analyses make traceable potential ripples of Dunham’s influence in the many locations the company visited, including Dunham’s long term impact in the Australian entertainment landscape (Bollen 2020), and the ways in which her presence is narrated in the development of Japanese Butoh (Michio 2019).

Because scholars generally consider Dunham’s artistic and political project to be one of tracing resonances and retentions of Africanist elements in diasporic
movement practices
throughout the Caribbean and Americas (Clark 1994; Manning 2004; Das 2017), they have not fully accounted for Asia as a site of inspiration for her choreographic work, and how her influence may have extended throughout the area as performers joined and left the company while touring, as well as the impact of her depiction of African-diasporic practices on local audiences. This poster connects with current scholarship on the African diaspora beyond the Black Atlantic (Gilroy 1993) toward various Black internationalisms that “have never been contained within the holy trinity of Europe, Africa, and the Americas” (Patterson and Kelley 2000, 32) and offers an opportunity to illuminate Dunham as part of transnational creative flows between the Asia-Pacific region and the Afro-Caribbean and Americas.


Balme, C. (2019). The Globalization of Theatre 1870–1930: The Theatrical Networks of Maurice E. Bandmann
. Cambridge: Cambridge University Press.

Bench, H. and Elswit, K. (2020). Katherine Dunham’s Global Method and the Embodied Politics of Dance’s Everyday, Theatre Survey, 61(3): 305-30.

Bench, H. and Elswit, K. (2022). Visceral Data for Dance Histories: Katherine Dunham’s People, Places, and Pieces, TDR, 66(1): 39-62.

Bollen, J. (2020). Touring Variety in the Asia Pacific Region, 1946–1975
. London: Palgrave.

Bollen, J. and Holledge, J. (2011). Hidden Dramas: Cartographic Revelations in the World of Theatre Studies, The Cartographic Journal, 48(4): 226-36.

Caplan, D. (2016). Reassessing Obscurity: The Case for Big Data in Theatre History. Theatre Journal, 68 (4): 555-573.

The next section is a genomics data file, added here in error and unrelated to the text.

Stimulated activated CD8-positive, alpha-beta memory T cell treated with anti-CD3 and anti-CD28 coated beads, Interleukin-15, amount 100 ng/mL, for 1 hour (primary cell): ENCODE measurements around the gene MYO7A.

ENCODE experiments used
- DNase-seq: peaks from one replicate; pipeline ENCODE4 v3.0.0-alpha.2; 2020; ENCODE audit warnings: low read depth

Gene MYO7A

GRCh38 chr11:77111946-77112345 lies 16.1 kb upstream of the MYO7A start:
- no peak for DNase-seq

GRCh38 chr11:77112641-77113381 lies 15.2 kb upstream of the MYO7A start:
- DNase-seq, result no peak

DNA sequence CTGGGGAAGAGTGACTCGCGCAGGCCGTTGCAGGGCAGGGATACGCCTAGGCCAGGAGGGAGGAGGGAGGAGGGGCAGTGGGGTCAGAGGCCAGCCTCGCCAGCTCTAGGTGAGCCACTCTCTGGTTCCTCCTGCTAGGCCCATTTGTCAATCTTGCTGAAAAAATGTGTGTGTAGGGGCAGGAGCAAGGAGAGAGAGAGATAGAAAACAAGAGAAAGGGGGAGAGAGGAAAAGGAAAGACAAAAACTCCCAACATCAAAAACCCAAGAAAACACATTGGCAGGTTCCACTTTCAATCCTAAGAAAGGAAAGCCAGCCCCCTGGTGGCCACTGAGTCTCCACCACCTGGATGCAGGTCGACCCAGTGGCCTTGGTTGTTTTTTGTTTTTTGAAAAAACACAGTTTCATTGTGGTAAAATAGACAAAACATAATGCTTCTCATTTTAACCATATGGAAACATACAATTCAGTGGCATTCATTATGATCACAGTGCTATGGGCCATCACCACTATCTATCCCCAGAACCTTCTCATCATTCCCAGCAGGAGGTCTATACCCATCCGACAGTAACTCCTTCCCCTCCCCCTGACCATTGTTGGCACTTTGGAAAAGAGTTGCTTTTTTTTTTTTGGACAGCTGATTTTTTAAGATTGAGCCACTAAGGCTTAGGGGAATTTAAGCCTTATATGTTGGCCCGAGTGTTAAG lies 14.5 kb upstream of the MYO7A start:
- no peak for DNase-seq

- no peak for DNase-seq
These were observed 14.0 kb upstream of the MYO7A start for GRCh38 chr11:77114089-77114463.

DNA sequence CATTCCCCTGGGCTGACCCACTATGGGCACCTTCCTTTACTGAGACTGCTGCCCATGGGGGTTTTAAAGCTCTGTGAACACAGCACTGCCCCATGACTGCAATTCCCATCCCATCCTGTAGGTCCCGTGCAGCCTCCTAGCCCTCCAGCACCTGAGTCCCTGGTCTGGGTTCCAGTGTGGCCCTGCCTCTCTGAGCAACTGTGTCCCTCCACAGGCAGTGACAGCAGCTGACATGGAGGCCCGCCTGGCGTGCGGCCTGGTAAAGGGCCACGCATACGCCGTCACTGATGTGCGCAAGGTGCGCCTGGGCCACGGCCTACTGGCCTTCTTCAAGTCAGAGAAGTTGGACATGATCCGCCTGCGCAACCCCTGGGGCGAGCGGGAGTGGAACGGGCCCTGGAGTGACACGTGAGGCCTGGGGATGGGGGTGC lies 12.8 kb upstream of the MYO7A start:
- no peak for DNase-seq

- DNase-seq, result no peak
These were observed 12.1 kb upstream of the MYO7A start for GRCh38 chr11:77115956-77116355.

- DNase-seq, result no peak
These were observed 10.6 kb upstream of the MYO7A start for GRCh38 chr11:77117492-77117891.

Clark, V.
(1994). Performing the Memory of Difference in Afro-Caribbean Dance: Katherine Dunham’s Choreography, 1938-87. In Fabre, G and O’Meally, R. G. (eds), History and Memory in African-American Culture. New York: Oxford University Press. 188-204.

Das, J. D.
(2017). Katherine Dunham: Dance and the African Diaspora. New York: Oxford University Press.

D’Ignazio, C. and Klein, L. F.
(2020). Data Feminism. Cambridge, MA: The MIT Press.

Johnson, J. M.
(2018). Markup Bodies: Black [Life] Studies and Slavery [Death] Studies at the Digital Crossroads, Social Text, 36(4):57–79. 

Gilroy, P.
(1993). The Black Atlantic: Modernity and Double Consciousness. Cambridge, MA: Harvard University Press.

Manning, S.
(2004). Modern Dance, Negro Dance: Race in Motion. Minneapolis: University of Minnesota Press.

Michio, A.
(2019). From Vodou to Butoh: Hijikata Tatsumi, Katherine Dunham, and the Trans-Pacific Remaking of Blackness. In Baird, B. and Candelario, R. (eds), The Routledge Companion to Butoh Performance. New York: Routledge.

Patterson, T. R. and Kelley, R. D. G.
(2000). Unfinished Migrations: Reflections on the African Diaspora and the Making of the Modern World, African Studies Review, 43(1): 11-4.

Varela, M. E.
(2021). Theater as Data: Computational Journeys into Theater Research. Ann Arbor: University of Michigan Press.

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Conference Info

In review

ADHO - 2022
"Responding to Asian Diversity"

Tokyo, Japan

July 25, 2022 - July 29, 2022

361 works by 945 authors indexed

Held in Tokyo and remote (hybrid) on account of COVID-19

Conference website:

Contributors: Scott B. Weingart, James Cummings

Series: ADHO (16)

Organizers: ADHO